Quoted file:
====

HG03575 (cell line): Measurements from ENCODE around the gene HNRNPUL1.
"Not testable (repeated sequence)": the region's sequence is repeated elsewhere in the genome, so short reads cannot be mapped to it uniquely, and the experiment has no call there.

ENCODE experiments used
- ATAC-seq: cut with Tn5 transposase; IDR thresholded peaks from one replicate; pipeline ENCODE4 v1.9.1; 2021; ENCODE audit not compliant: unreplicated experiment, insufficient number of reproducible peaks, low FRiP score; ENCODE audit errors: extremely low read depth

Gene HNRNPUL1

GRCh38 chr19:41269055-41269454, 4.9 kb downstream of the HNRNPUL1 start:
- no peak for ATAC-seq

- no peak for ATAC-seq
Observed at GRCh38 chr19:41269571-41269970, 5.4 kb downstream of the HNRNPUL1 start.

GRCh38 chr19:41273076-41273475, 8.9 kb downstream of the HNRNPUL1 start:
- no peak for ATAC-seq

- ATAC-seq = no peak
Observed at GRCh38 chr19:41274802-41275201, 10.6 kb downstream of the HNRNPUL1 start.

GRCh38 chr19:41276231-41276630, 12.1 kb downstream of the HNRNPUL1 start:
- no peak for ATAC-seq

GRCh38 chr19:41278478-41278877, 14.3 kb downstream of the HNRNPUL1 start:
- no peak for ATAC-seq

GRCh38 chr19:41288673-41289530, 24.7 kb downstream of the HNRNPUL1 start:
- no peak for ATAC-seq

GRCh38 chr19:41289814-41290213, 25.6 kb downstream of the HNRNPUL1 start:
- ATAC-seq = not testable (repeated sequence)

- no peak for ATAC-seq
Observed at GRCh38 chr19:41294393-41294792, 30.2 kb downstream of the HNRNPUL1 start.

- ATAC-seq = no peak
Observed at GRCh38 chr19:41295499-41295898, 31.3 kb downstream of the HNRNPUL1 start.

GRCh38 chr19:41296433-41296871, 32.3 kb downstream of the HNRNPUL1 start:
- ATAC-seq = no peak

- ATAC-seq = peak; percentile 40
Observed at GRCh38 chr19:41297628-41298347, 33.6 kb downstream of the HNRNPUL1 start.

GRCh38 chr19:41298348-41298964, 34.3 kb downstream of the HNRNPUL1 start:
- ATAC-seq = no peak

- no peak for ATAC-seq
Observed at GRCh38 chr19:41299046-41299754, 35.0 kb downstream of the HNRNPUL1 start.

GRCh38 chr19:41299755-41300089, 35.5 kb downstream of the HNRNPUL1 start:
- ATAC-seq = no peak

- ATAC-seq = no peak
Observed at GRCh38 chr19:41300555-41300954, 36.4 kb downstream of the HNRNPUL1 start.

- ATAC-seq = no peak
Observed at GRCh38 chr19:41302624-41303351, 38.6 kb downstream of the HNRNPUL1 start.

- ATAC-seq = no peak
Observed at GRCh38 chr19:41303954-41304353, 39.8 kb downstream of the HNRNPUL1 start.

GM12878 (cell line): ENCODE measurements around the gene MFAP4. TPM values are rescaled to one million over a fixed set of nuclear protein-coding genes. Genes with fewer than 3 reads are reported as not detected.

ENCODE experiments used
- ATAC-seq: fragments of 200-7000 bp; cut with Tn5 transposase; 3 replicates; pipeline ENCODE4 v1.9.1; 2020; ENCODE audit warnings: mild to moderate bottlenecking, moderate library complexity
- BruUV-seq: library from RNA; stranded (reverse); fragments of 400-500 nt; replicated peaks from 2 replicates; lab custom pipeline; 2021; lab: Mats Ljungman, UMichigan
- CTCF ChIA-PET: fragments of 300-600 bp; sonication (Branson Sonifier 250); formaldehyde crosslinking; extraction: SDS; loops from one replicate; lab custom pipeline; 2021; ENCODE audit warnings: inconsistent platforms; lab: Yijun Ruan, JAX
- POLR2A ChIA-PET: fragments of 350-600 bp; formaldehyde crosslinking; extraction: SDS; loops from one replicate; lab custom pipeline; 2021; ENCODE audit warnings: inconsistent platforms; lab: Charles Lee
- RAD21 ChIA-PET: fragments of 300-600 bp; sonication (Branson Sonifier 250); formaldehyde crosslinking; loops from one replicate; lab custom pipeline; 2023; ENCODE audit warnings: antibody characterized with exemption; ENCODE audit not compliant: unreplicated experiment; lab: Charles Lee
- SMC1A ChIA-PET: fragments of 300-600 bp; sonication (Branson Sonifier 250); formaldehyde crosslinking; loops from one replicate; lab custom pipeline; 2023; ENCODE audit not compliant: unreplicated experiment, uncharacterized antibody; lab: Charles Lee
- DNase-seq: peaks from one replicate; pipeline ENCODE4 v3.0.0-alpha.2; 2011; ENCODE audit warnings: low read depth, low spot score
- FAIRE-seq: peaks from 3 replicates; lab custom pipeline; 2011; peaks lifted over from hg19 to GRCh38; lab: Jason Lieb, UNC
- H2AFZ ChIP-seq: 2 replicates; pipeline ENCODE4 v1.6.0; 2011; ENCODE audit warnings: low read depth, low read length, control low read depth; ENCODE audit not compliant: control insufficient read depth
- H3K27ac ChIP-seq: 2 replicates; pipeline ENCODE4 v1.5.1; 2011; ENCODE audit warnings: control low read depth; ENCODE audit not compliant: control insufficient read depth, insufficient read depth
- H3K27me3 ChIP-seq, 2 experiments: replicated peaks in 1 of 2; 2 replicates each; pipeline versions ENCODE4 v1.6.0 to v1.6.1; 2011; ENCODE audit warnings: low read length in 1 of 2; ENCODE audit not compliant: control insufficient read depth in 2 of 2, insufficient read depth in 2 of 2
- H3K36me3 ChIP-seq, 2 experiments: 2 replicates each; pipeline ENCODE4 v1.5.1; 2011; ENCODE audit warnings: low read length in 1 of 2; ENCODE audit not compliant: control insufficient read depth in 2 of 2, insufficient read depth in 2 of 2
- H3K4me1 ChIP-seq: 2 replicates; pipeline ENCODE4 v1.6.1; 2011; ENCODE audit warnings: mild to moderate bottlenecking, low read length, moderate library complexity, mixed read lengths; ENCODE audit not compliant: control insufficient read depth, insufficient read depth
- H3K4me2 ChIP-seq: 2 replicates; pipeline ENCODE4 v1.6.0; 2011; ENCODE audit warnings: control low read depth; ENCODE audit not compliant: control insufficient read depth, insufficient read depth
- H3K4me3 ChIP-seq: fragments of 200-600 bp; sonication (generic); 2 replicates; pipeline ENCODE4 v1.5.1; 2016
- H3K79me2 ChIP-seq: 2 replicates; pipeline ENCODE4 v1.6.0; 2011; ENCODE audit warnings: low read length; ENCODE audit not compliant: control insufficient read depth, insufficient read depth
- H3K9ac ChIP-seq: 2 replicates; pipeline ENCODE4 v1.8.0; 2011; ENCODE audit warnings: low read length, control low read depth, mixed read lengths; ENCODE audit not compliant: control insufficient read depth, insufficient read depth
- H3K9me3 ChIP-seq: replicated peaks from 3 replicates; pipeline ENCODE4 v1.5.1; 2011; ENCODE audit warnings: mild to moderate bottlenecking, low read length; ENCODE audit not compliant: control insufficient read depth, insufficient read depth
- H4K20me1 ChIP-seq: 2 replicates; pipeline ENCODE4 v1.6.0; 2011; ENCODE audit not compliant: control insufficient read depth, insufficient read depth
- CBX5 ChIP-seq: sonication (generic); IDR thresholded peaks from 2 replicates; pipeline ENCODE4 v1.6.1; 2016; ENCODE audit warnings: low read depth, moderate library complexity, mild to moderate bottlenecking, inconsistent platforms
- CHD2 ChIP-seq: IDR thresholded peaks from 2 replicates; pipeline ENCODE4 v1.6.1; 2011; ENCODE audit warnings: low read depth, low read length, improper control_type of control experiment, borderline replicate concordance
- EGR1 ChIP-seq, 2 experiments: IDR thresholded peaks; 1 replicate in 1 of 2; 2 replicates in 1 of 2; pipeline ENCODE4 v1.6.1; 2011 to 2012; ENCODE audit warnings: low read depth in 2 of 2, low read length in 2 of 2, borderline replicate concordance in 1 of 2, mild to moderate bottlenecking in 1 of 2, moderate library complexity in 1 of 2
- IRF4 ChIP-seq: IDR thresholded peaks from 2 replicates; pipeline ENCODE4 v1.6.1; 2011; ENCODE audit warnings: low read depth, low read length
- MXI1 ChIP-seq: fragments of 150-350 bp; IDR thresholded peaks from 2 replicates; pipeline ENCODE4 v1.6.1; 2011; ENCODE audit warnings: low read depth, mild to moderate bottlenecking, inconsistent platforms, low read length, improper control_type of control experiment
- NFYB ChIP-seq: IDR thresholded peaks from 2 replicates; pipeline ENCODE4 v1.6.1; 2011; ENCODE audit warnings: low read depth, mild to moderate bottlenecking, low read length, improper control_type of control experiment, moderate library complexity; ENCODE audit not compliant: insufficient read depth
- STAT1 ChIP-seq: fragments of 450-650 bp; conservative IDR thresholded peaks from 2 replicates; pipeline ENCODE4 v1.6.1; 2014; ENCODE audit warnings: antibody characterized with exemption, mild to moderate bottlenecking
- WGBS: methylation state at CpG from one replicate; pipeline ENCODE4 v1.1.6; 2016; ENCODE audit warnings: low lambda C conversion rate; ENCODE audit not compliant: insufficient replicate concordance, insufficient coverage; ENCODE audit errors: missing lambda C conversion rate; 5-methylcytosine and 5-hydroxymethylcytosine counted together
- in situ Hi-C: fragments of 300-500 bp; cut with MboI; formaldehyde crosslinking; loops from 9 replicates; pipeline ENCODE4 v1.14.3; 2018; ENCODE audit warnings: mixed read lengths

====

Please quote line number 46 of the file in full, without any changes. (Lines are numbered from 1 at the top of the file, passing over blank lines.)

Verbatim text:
- CTCF ChIA-PET: fragments of 300-600 bp; sonication (Branson Sonifier 250); formaldehyde crosslinking; extraction: SDS; loops from one replicate; lab custom pipeline; 2021; ENCODE audit warnings: inconsistent platforms; lab: Yijun Ruan, JAX